Advertisement
YOU ARE HERE: LAT HomeCollectionsDrawings

John Lydon's latest noise

Music is in the background, but the former Sex Pistols singer has stories to tell.

January 30, 2011|By Randall Roberts, Los Angeles Times
  • "The scrapbook is a really friendly approach.... It's mistakes, warts and all, but free-form, as I truly remember a thing," said Lydon.
"The scrapbook is a really friendly approach.... It's mistakes,… (Myung J. Chun / Los Angeles…)

On a recent weekday morning John Lydon was riding passenger side on Venice Boulevard toward downtown L.A., and the day seemed full of possibility. "I don't get out much, so I'm thinking, 'What can I go buy?'" he wondered. "Usually it's plumbing equipment that's on my mind. There's always something to repair."

Lydon, known to generations of miscreants as Johnny Rotten of the Sex Pistols, lives a few hundred yards from the beach, just south of Venice, and has for close to two decades. "Well, somebody has to replace the hippies," he said by way of explanation, spitting the last word with the same amount of contempt that he did in his youth. "All the beach there used to be very, very hippie. Very crime ridden too, in the past. Very druggy. But Johnny came along and kicked all that out." His voiced turned faux-sinister. "Yes, I showed them a thing or two about manners."

When he does make it away from the homestead, he explained, it's either by foot, bike or the good graces of the driver in the family, "my lovely wife" Nora Forster, a European publishing heiress to whom he has been married for more than three decades.

A little earlier as he was greeting a visitor/driver at the entryway to his house, a modest, lived-in two-story, to be ferried to a video interview, Lydon had arrived wearing a vibrant yellow and brown ensemble — pants, shirt, vest, tie — along with that shock of dyed-red hair. Carrying a shopping bag, he looked like he might be headed to a clown convention. But as he left, he poked his head back into the house and hollered, "Leaving now, bye!"

And with the words, he immediately transformed into an Everyman husband off on an afternoon adventure — not one of the singular cultural figures of recent decades, once described in the U.K. press as "the biggest threat to our youth since Hitler," whose style and personality helped upend rock 'n' roll culture when the Sex Pistols broke in 1976, and whose influence as founding member of Public Image Ltd reverberates today.

In the bag were original drawings and writings from his latest project, "Mr. Rotten's Scrapbook," a limited edition tome published in December that Lydon started constructing during recent gigs with a reformed PiL. Having already published a well-received, brutally honest memoir in 1994, "Rotten: No Irish, No Blacks, No Dogs," Lydon is drawing from another cabinet in his memory. His autobiography, he said, "tends to be the boring, straightforward facts a bit, not getting into the personality of me-self, for instance, or anyone else I'm involved with. So the scrapbook is a really friendly approach — and, oddly enough, more accurate."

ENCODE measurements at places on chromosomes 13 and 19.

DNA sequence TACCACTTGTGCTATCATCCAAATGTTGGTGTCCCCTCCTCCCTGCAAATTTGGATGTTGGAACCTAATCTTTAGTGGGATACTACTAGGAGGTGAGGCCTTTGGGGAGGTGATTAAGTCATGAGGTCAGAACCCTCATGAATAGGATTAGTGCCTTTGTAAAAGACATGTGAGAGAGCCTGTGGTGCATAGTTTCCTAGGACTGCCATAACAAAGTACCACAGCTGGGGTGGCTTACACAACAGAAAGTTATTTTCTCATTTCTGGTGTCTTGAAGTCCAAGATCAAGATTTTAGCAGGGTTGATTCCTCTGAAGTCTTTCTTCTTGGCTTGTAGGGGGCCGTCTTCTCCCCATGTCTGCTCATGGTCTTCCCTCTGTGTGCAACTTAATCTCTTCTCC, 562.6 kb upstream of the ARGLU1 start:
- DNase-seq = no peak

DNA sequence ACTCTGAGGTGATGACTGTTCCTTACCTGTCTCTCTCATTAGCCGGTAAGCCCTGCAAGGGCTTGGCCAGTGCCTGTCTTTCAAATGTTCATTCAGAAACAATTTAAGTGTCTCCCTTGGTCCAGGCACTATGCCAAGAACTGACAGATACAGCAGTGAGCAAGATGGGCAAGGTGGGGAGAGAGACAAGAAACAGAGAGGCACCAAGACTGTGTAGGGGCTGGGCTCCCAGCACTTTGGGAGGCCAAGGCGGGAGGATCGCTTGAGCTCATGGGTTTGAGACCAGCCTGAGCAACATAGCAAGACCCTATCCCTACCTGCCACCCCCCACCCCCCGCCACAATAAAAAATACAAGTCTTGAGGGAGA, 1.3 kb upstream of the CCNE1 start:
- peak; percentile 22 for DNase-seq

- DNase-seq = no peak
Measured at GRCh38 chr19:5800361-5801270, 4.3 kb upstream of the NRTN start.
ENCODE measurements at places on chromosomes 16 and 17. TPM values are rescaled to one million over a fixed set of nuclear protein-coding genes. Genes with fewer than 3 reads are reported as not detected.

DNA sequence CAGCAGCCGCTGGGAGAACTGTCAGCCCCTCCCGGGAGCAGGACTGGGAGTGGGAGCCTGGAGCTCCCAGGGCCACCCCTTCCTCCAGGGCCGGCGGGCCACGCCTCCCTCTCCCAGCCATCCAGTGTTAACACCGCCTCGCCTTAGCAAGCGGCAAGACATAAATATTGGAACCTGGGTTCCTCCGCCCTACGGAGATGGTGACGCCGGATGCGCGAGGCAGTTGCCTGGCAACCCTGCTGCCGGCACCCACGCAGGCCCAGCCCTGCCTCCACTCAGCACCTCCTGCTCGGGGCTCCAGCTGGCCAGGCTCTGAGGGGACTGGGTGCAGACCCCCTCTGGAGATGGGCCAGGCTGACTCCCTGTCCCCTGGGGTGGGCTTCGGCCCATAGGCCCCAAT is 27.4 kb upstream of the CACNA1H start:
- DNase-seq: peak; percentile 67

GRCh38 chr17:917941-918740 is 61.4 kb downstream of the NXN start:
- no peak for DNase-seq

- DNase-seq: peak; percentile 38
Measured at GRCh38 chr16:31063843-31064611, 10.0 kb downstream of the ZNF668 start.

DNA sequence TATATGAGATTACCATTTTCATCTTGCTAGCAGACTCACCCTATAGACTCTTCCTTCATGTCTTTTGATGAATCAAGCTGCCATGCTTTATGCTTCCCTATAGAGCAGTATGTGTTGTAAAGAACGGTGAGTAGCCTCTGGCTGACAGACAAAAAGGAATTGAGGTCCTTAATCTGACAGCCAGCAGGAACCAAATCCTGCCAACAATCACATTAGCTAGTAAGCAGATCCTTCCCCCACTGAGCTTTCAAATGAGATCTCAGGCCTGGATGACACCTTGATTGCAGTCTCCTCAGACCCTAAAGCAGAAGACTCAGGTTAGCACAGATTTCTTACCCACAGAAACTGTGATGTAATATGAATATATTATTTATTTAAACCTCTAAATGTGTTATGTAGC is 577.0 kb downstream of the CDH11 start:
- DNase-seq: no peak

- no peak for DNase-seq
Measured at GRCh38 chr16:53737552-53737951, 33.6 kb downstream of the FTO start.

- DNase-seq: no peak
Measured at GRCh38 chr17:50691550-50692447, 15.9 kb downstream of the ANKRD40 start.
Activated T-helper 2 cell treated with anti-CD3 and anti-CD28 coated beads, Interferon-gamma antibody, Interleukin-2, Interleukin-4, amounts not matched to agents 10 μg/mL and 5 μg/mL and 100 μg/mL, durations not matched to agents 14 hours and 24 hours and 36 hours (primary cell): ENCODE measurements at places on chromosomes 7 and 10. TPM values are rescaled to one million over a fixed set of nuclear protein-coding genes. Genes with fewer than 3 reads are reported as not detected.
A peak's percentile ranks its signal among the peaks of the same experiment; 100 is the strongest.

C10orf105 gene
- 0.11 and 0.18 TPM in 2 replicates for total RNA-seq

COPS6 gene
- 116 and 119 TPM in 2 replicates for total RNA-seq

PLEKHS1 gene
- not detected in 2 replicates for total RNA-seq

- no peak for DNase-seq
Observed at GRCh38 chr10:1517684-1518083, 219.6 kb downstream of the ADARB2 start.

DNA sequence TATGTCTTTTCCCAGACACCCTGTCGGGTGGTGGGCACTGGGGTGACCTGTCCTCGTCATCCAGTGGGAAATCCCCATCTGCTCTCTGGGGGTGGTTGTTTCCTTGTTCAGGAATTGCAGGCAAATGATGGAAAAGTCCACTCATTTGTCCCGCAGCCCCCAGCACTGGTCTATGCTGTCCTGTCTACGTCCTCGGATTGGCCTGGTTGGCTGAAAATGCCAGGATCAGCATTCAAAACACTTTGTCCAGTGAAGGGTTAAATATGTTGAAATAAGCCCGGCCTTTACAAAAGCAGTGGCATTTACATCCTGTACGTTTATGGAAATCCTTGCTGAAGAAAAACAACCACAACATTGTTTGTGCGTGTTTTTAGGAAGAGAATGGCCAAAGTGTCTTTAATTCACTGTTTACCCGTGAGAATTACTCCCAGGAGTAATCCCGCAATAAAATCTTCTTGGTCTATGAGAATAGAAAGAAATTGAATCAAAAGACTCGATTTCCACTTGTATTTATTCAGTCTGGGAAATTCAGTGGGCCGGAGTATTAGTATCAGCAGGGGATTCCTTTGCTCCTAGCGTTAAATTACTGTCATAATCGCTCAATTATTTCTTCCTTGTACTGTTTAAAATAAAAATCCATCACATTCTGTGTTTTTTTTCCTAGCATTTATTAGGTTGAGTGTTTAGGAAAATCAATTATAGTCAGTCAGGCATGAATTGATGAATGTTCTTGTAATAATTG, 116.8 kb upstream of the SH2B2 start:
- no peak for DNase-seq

"Scrapbook" features a mishmash of his drawings, paintings, photos, poems, scribbles and reminiscences, and sells for about $750. "It's mistakes, warts and all, but free-form, as I truly remember a thing." He says the goal of the book, which comes with a piece of hand-drawn original art, is to convey his "true feelings and relationships with the people I've worked with. I tell it as it is."

The artwork includes stream-of-conscience doodles of a sacred heart, a hand made out of eyeballs, a grotesque self-portrait of the artist reclining on a sofa watching TV and whatever else that spurred his imagination. A drawing of St. Martin's College came about because it was the location of the first Sex Pistols gig — though Lydon has drawn it as a "St. Martin's pig." He's changed the convicted British felon dubbed the Cambridge rapist into a drawing of a Catholic priest called "The Cambridge Papist."

He's coupled this artwork with handwritten recollections and images from a fascinating life, and if the book can't possibly be as transformative as his music, it's a new medium, and serves to get his strong voice back into the public's ear, a place to which he seems inexorably drawn. "I do interviews because I don't want to fade into oblivion and never be heard of again," he told Record Mirror in 1979, three years after he burst onto the world stage as a punk rock archetype. "All forms of communications are important. People know you exist."

On the passenger side, Lydon rummaged through his bag and pulled out a little bottle: "My dental repair kit: Johnny Walker Black," he said, taking a sip and letting out a thirst-quenching sound. "That'll get rid of the toothache all right."

Lydon turns 55 on Monday, and with that semi-milestone the singer finds himself, well, rather domesticated, with little bursts of public interaction followed by long periods of media dormancy. He no longer has a home in London, he keeps his private L.A. life private, and is very protective of it. An attempt to speak to members of his band was denied by his management with the note, "we thought this was a piece about John and John alone."

Advertisement
Los Angeles Times Articles
|
|
|